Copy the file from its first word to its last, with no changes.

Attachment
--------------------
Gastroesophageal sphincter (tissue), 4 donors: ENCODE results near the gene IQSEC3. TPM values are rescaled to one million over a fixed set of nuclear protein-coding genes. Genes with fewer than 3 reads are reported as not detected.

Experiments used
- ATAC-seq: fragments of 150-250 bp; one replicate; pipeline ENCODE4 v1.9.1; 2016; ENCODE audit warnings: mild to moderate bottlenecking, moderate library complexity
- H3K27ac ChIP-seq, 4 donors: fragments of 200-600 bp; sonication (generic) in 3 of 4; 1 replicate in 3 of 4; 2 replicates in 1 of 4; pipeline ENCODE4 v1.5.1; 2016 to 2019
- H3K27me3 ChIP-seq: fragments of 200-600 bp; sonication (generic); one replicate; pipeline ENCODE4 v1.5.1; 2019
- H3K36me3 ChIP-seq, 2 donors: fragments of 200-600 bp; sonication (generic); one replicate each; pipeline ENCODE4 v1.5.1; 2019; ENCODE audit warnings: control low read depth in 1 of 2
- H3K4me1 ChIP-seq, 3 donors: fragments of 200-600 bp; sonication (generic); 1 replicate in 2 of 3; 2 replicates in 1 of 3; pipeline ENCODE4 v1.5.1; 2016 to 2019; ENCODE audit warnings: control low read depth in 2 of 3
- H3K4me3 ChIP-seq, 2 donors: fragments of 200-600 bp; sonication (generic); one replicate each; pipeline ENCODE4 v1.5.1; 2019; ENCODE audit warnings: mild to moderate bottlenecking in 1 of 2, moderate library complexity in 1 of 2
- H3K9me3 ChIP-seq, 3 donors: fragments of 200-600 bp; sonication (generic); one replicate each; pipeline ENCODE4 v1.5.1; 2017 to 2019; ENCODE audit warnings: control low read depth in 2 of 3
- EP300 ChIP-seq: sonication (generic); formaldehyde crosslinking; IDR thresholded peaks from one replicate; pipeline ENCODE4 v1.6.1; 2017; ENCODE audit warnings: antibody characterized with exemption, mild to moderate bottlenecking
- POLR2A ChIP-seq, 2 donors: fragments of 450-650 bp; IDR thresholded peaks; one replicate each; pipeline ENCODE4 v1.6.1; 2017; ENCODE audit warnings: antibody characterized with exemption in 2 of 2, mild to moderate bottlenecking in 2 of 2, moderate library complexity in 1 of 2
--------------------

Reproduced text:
Gastroesophageal sphincter (tissue), 4 donors: ENCODE results near the gene IQSEC3. TPM values are rescaled to one million over a fixed set of nuclear protein-coding genes. Genes with fewer than 3 reads are reported as not detected.

Experiments used
- ATAC-seq: fragments of 150-250 bp; one replicate; pipeline ENCODE4 v1.9.1; 2016; ENCODE audit warnings: mild to moderate bottlenecking, moderate library complexity
- H3K27ac ChIP-seq, 4 donors: fragments of 200-600 bp; sonication (generic) in 3 of 4; 1 replicate in 3 of 4; 2 replicates in 1 of 4; pipeline ENCODE4 v1.5.1; 2016 to 2019
- H3K27me3 ChIP-seq: fragments of 200-600 bp; sonication (generic); one replicate; pipeline ENCODE4 v1.5.1; 2019
- H3K36me3 ChIP-seq, 2 donors: fragments of 200-600 bp; sonication (generic); one replicate each; pipeline ENCODE4 v1.5.1; 2019; ENCODE audit warnings: control low read depth in 1 of 2
- H3K4me1 ChIP-seq, 3 donors: fragments of 200-600 bp; sonication (generic); 1 replicate in 2 of 3; 2 replicates in 1 of 3; pipeline ENCODE4 v1.5.1; 2016 to 2019; ENCODE audit warnings: control low read depth in 2 of 3
- H3K4me3 ChIP-seq, 2 donors: fragments of 200-600 bp; sonication (generic); one replicate each; pipeline ENCODE4 v1.5.1; 2019; ENCODE audit warnings: mild to moderate bottlenecking in 1 of 2, moderate library complexity in 1 of 2
- H3K9me3 ChIP-seq, 3 donors: fragments of 200-600 bp; sonication (generic); one replicate each; pipeline ENCODE4 v1.5.1; 2017 to 2019; ENCODE audit warnings: control low read depth in 2 of 3
- EP300 ChIP-seq: sonication (generic); formaldehyde crosslinking; IDR thresholded peaks from one replicate; pipeline ENCODE4 v1.6.1; 2017; ENCODE audit warnings: antibody characterized with exemption, mild to moderate bottlenecking
- POLR2A ChIP-seq, 2 donors: fragments of 450-650 bp; IDR thresholded peaks; one replicate each; pipeline ENCODE4 v1.6.1; 2017; ENCODE audit warnings: antibody characterized with exemption in 2 of 2, mild to moderate bottlenecking in 2 of 2, moderate library complexity in 1 of 2